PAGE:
If your college football enjoyment is spiced by seeing head coaches challenged, the 2016 season in Kentucky should provide rewarding drama.
The buyout clause in Stoops’ UK contract if he were terminated after the 2016 season is some $12 million, so I do not believe 2016 is a make-or-break year for the coach (barring a complete competitive meltdown, $12 million is too much to pay someone not to coach).
However, entering his fourth season as top Cat with a 12-24 record, Stoops urgently needs to win some games this fall.
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My first-hand memory of Kentucky football pretty much starts with the season Commonwealth Stadium opened (1973). In that time, I don’t believe I’ve seen a Kentucky coach who has matched Stoops’ off-the-field acumen.
Since coming to Lexington, Stoops has been able to tap into some of the big-money boosters who have traditionally backed the Wildcats’ men’s basketball program and gotten them to invest in football. The result can be seen in the state-of-the-art football complex being built next to Commonwealth Stadium.
Stoops’ recruiting support staff is skilled in creating the impression of recruiting momentum. Under Stoops, UK’s classes have consistently been ranked higher than Kentucky’s prior 21st Century recruiting had been.
The trend of off-season “wins” continued this year. After Kentucky concluded its second-straight 5-7 season in 2015, if you had asked most Cats fans what they wanted done, the top two answers might have been: 1.) add more proven offensive coaches; 2.) hire/designate a special teams coordinator.
Stoops did both. In luring Eddie Gran and Darin Hinshaw to run the offense, Stoops got two veteran coaches who have had success at SEC schools. Newly hired linebackers coach Matt House has coordinating the special teams in his UK job portfolio.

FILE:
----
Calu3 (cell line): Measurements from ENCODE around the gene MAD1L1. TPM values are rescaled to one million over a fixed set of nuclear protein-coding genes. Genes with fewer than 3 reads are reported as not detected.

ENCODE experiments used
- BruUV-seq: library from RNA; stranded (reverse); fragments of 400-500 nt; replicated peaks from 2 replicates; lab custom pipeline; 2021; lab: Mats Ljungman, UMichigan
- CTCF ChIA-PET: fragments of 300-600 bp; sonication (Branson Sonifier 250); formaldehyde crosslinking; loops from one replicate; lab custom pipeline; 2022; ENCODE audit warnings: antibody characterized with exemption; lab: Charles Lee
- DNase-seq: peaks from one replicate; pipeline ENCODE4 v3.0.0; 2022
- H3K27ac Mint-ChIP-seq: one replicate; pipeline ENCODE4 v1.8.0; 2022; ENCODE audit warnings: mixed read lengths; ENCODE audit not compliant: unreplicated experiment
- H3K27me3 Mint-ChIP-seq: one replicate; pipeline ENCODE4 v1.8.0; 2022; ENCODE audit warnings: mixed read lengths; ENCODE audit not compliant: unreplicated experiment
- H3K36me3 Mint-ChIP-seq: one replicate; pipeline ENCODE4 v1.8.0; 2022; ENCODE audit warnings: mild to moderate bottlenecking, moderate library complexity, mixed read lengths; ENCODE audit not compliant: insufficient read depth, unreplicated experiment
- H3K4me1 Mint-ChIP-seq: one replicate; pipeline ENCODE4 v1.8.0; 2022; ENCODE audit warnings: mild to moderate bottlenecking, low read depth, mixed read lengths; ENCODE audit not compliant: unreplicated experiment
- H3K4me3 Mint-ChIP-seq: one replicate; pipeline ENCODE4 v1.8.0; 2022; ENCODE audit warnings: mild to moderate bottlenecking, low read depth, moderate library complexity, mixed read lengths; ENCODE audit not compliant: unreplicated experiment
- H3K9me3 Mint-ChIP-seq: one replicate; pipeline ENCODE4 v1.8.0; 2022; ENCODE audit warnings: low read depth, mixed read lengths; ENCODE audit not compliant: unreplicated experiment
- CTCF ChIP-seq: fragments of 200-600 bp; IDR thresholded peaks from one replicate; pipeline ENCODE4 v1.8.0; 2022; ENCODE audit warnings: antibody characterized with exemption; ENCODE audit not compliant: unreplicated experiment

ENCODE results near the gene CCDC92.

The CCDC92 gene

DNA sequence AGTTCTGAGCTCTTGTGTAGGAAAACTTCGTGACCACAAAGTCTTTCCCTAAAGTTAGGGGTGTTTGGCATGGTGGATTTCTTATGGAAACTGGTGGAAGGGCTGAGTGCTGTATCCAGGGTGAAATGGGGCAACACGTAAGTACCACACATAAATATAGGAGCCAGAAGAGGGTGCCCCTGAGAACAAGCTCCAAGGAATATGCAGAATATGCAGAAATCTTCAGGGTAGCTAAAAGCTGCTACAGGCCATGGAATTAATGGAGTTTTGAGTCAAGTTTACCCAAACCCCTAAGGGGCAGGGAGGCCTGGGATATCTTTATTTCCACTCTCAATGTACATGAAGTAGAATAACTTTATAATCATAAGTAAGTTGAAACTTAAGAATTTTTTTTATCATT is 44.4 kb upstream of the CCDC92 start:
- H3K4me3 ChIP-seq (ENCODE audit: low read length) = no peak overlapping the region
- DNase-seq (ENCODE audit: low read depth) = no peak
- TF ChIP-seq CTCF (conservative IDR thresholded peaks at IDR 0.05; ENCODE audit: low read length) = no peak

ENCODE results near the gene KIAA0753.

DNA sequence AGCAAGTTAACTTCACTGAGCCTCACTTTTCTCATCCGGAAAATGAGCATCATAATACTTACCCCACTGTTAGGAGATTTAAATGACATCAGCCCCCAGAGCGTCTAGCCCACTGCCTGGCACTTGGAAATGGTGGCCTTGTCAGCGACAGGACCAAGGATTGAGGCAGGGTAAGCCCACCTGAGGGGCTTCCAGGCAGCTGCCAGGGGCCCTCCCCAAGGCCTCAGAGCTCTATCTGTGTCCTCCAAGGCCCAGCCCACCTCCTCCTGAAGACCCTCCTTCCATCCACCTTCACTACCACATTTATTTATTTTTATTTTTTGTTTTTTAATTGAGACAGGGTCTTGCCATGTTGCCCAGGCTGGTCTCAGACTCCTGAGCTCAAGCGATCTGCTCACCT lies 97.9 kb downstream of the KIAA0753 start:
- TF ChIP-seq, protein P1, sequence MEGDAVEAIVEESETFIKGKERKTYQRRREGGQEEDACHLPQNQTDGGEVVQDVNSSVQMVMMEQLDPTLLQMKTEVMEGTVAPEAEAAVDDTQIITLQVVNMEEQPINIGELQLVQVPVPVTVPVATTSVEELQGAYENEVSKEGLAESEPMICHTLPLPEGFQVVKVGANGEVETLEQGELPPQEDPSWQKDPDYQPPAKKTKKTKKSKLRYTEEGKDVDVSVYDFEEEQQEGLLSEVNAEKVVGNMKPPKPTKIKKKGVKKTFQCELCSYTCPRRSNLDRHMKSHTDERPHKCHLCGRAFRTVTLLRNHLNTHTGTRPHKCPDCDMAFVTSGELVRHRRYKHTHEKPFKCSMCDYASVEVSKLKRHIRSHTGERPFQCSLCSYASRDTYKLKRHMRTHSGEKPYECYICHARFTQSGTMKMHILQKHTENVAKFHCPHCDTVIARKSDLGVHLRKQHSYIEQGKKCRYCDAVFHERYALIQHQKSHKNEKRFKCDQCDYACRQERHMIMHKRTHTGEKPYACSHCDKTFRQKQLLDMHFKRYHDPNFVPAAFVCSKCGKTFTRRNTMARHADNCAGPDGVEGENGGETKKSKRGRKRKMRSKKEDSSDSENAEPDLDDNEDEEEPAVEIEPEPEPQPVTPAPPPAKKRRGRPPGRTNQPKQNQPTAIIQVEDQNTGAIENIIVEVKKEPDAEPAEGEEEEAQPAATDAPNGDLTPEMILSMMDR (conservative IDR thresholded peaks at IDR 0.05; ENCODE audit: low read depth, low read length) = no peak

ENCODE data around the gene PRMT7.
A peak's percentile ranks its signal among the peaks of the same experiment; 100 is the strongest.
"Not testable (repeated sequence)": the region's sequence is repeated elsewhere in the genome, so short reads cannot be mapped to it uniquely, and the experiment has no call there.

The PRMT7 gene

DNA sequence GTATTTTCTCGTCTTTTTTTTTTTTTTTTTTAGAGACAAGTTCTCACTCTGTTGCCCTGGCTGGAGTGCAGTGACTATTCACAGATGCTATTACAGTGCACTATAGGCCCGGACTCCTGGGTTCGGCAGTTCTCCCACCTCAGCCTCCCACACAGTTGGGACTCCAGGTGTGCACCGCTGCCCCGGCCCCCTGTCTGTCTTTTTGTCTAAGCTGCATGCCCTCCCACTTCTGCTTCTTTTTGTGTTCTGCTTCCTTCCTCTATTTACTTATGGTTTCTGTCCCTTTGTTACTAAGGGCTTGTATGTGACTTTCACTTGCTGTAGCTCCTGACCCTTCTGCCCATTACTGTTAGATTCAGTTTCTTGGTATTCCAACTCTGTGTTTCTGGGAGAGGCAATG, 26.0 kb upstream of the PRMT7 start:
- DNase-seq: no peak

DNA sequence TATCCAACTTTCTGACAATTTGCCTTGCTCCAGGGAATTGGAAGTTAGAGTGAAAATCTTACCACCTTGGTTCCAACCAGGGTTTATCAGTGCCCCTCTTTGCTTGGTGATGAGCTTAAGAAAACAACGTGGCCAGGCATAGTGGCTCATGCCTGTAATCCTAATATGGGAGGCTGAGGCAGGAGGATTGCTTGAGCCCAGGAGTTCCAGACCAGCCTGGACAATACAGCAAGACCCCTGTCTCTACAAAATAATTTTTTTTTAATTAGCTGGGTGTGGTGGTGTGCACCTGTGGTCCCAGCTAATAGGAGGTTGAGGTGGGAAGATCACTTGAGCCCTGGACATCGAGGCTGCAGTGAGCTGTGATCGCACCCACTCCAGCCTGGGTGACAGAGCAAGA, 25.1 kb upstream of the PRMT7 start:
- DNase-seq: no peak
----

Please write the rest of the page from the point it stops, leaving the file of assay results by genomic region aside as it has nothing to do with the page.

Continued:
Is 2016 when off-season “victories” at last translate into a bowl trip for Kentucky? The outcome of home games with South Carolina, Vanderbilt and Mississippi State and a road contest at Missouri seem likely to determine the fate of Stoops’ fourth season.
In his second go-round at Louisville, Petrino is still chasing the ghosts of his ultra-successful initial stint (2003-06) as U of L head man. During Petrino’s first run as Cardinals coach, Louisville went 41-9, and scored 40 or more points 31 times in 50 games.
Coinciding with U of L’s move into the ACC, Petrino 2.0 has come nowhere close to matching those numbers. Through two seasons, Petrino is 17-9. In 26 games, his offense has put 40 or more points on the board only four times — and two of those came against FCS foes Murray State and Samford.
Through most of the first two years of Petrino’s second run at U of L, the coach was unable to settle on a starting quarterback. The late-season emergence in 2015 of explosive dual-threat Lamar Jackson, however, means Petrino finally has a clear-cut choice at QB - and has had a full off-season to scheme ways to utilize potentially one of the most dynamic playmakers in college football.
Even against a schedule that includes Clemson, Florida State and Houston, my hunch is the offensive output for 2016 Louisville is going to look closer to what U of L backers were expecting when Petrino returned. That seems to be the expectation of Louisville Athletics Director Tom Jurich, too, as evidenced by his awarding Petrino with an oddly timed, seven-year, $30.625 million contract extension this off-season.
At Western Kentucky, Brohm’s task is keep the good times rolling. WKU enters 2016 having won 17 of its last 19 games.
Western opened 2015 by beating an SEC team, Vanderbilt, in Nashville. The Hilltoppers won the 2015 Conference-USA championship and claimed a sweet victory over ex-Western Kentucky head man Willie Taggart and South Florida in last season’s Miami Beach Bowl.
Under Brohm, Western has made scoreboards light up like the Vegas strip. In Brohm’s 27 games, Western has scored 40 points or more 17 times and been above 30 points 24 times.
Entering 2016, Brohm must show he can sustain prosperity without the polished Doughty (chosen by the Miami Dolphins in the seventh round of the draft).
By not seeking a higher profile coaching job after Doughty’s departure, Brohm has bet big on himself.
If WKU performs in 2016 anywhere close to the level it has played at in its previous 19 games, Brohm will have stamped himself as one of the most appealing candidates in next season’s coaching carousel.